Arizona Immigration Enforcement Bill Stirs National Debate

An Arizona bill that would impose some of the toughest immigration laws in the country is generating a storm of controversy nationwide as it tracks toward the governor's desk.

The Arizona Senate voted Monday to approve the final version of the bill, which was voted up on a party-line vote by the state House last Tuesday. If it's signed by Gov. Jan Brewer, it would give police in the state broad new powers to arrest and charge people suspected of being in the country illegally.

The legislation has attracted widespread attention, with some accusing the state of sanctioning a racial profiling program that flies in the face of residents' civil rights.

Most recently, the head of the nation's largest archdiocese said the bill would encourage "German Nazi and Russian Communist techniques."

Cardinal Roger Mahony, who heads the Los Angeles archdiocese, made the comments in his blog Sunday, a day before the Arizona Legislature passed the bill.

Rep. Luis Gutierrez, D-Ill., also led a press conference Tuesday on Capitol Hill in Washington, D.C., to denounce the proposal and call on the federal government to put pressure on Arizona officials not to enforce it.

"The president needs to say on immigration laws, the Constitution is clear we preempt all state laws," he said.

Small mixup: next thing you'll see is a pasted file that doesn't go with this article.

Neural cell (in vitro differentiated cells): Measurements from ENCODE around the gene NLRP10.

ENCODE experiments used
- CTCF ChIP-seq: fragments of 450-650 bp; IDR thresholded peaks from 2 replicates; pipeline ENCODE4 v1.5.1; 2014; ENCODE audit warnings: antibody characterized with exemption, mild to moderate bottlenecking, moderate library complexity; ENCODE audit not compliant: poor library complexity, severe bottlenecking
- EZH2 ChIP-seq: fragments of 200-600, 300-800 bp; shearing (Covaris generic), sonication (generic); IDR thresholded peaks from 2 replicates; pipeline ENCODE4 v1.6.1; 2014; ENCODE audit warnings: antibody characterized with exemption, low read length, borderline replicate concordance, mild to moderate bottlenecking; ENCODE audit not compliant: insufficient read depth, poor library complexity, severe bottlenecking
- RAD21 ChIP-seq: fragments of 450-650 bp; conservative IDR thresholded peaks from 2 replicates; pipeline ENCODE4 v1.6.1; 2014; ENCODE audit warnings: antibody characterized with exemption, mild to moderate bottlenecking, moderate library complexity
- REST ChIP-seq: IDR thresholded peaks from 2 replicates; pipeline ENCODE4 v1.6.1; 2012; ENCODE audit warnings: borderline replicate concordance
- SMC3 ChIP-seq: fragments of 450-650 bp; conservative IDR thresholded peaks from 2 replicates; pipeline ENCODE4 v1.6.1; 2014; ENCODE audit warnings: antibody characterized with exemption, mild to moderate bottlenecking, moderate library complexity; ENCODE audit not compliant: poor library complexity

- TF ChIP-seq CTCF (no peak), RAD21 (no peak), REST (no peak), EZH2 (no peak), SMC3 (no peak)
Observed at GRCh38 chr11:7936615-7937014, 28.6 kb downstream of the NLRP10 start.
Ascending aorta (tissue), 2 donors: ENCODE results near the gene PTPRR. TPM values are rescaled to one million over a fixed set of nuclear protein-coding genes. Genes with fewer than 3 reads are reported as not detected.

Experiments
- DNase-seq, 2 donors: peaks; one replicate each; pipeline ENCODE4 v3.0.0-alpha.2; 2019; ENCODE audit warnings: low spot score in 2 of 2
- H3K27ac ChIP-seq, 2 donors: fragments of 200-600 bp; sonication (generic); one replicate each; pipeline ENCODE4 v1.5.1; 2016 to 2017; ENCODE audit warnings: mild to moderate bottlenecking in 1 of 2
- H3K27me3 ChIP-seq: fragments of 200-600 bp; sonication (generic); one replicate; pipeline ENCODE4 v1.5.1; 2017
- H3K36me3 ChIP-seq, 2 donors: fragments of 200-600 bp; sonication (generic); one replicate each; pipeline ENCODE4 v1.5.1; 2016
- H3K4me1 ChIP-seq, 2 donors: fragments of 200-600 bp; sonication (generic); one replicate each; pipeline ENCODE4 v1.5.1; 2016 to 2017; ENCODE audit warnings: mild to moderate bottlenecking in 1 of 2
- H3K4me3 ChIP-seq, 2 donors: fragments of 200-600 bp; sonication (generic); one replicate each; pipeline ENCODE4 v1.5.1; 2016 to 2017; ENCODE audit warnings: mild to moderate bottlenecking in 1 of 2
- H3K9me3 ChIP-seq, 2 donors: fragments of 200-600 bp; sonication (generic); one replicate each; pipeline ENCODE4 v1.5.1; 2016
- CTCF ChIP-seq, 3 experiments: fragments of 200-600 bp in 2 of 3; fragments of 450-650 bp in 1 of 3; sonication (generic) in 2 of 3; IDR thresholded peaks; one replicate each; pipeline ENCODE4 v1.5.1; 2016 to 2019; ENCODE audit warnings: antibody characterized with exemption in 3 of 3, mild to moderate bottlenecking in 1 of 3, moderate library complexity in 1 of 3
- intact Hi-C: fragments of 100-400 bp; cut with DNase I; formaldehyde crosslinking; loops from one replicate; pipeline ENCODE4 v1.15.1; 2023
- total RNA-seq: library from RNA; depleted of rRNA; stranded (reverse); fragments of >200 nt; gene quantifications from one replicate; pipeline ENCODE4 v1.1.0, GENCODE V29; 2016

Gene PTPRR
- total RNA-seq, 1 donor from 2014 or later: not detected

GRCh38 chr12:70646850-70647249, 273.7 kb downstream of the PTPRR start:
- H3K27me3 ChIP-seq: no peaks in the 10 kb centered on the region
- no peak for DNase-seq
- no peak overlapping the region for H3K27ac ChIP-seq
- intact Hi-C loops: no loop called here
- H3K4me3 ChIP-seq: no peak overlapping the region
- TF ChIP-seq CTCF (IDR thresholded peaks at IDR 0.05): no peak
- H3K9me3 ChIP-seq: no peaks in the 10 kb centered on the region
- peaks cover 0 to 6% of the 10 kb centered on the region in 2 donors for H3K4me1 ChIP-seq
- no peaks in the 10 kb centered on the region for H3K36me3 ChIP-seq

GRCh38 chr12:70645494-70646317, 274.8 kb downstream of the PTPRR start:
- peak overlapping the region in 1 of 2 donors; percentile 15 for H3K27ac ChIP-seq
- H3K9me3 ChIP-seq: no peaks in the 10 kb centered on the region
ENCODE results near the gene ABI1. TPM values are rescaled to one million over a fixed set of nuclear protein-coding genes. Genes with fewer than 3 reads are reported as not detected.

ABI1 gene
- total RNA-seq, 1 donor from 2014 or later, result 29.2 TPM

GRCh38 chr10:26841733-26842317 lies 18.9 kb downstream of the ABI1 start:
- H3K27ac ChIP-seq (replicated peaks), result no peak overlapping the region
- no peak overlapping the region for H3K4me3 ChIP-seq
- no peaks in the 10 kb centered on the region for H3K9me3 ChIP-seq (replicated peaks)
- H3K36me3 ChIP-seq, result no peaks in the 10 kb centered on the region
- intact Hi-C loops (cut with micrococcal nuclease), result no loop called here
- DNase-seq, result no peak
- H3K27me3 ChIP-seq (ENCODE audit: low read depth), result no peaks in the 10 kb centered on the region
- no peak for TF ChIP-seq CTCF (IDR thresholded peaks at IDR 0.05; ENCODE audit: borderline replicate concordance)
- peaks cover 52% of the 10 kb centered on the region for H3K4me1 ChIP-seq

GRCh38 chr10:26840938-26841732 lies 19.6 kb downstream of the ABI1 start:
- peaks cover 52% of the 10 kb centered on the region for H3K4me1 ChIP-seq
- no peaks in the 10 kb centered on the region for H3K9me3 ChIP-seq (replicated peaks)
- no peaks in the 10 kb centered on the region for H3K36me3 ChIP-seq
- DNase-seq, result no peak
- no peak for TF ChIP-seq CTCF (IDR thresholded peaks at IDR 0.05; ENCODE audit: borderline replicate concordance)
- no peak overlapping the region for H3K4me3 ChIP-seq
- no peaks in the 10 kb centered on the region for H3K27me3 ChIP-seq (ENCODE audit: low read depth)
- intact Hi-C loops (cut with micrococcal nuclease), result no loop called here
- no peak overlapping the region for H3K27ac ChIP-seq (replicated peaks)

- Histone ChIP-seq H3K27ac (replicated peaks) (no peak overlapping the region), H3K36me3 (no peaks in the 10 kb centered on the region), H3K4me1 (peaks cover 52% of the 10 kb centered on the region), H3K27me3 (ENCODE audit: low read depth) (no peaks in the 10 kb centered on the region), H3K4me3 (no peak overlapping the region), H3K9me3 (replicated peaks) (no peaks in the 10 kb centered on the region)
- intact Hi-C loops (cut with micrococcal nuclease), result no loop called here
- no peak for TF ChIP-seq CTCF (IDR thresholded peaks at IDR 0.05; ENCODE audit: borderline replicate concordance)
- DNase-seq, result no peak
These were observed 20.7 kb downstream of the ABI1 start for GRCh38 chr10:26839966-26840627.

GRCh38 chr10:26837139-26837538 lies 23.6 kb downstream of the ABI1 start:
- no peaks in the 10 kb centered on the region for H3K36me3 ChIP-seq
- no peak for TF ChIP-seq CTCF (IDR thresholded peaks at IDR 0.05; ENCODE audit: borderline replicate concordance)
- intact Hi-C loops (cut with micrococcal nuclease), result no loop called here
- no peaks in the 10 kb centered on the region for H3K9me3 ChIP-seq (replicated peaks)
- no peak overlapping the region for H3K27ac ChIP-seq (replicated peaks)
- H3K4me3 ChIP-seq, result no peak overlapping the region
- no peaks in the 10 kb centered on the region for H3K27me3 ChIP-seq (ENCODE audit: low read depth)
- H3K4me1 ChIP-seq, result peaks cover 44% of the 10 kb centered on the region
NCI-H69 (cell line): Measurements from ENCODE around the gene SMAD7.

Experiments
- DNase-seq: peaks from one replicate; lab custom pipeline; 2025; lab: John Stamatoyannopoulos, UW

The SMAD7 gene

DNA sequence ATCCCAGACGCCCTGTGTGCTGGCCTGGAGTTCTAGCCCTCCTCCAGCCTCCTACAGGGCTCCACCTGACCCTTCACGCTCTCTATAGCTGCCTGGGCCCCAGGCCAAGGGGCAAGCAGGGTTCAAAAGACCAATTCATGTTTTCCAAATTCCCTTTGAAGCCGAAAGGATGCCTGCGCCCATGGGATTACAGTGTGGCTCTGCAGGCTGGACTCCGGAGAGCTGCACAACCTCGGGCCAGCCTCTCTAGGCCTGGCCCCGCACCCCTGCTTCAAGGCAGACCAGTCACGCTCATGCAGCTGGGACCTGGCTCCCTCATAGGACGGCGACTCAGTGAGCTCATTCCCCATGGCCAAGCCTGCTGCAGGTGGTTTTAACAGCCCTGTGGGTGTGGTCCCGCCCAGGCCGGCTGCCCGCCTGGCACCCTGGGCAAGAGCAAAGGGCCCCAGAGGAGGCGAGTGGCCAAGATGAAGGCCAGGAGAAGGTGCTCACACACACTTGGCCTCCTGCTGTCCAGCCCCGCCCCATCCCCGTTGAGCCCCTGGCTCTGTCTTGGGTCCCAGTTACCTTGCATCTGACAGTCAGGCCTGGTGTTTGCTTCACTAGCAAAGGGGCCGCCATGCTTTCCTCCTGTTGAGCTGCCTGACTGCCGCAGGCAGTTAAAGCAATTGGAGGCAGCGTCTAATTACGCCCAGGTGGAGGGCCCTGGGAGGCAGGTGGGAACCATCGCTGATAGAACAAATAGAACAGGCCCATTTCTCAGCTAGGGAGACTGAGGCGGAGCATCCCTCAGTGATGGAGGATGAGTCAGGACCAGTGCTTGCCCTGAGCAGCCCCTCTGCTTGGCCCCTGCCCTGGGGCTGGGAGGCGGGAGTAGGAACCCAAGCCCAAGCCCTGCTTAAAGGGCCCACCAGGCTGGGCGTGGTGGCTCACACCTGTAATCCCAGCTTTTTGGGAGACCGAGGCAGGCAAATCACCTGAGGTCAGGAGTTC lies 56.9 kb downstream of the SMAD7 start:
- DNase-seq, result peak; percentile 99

The bill contains several provisions. Among them, it would create a new state misdemeanor crime for failing to carry alien registration documents; allow officers to arrest immigrants unable to show documents proving their legal residence; allow people to sue if they feel a government agency has adopted a policy that hinders immigration enforcement; prohibit people from blocking traffic when they seek or offer day labor services on street corners; and make it illegal for people to knowingly transport illegal immigrants.

But in the absence of a federal immigration overhaul, some are coming down in support of the proposal.

Republican Sen. John McCain, who is in a tight race against primary challenger J.D. Hayworth in Arizona, has come out in favor of the bill, despite co-authoring a bill four years ago with the late Sen. Ted Kennedy that was derided by some as amnesty.

Arizona state Sen. Russell Pearce, who is sponsoring the measure, dismissed claims that the bill would lead to arbitrary profiling and said the bill is needed to help Arizona deal with rampant crime. He cited the recent killing of local rancher Robert Krentz by a suspected illegal immigrant.

"When do we stand up for Americans and America? Enough is enough," he told Fox News on Tuesday. "Arizona has become ground zero. We're number two in the world in kidnapping. ... We're not taking it anymore. We're going to enforce our laws, with compassion."

McCain, though, has drawn ridicule for backing the proposed legislation.

"It was a surprise to see him swing that far," Rep. Raul Grijalva, D-Ariz., said Tuesday, accusing the Republican senator of pandering.

Gutierrez suggested Tuesday the administration threaten to withhold funding to Arizona if the state tries to carry out the law.

The Associated Press contributed to this report.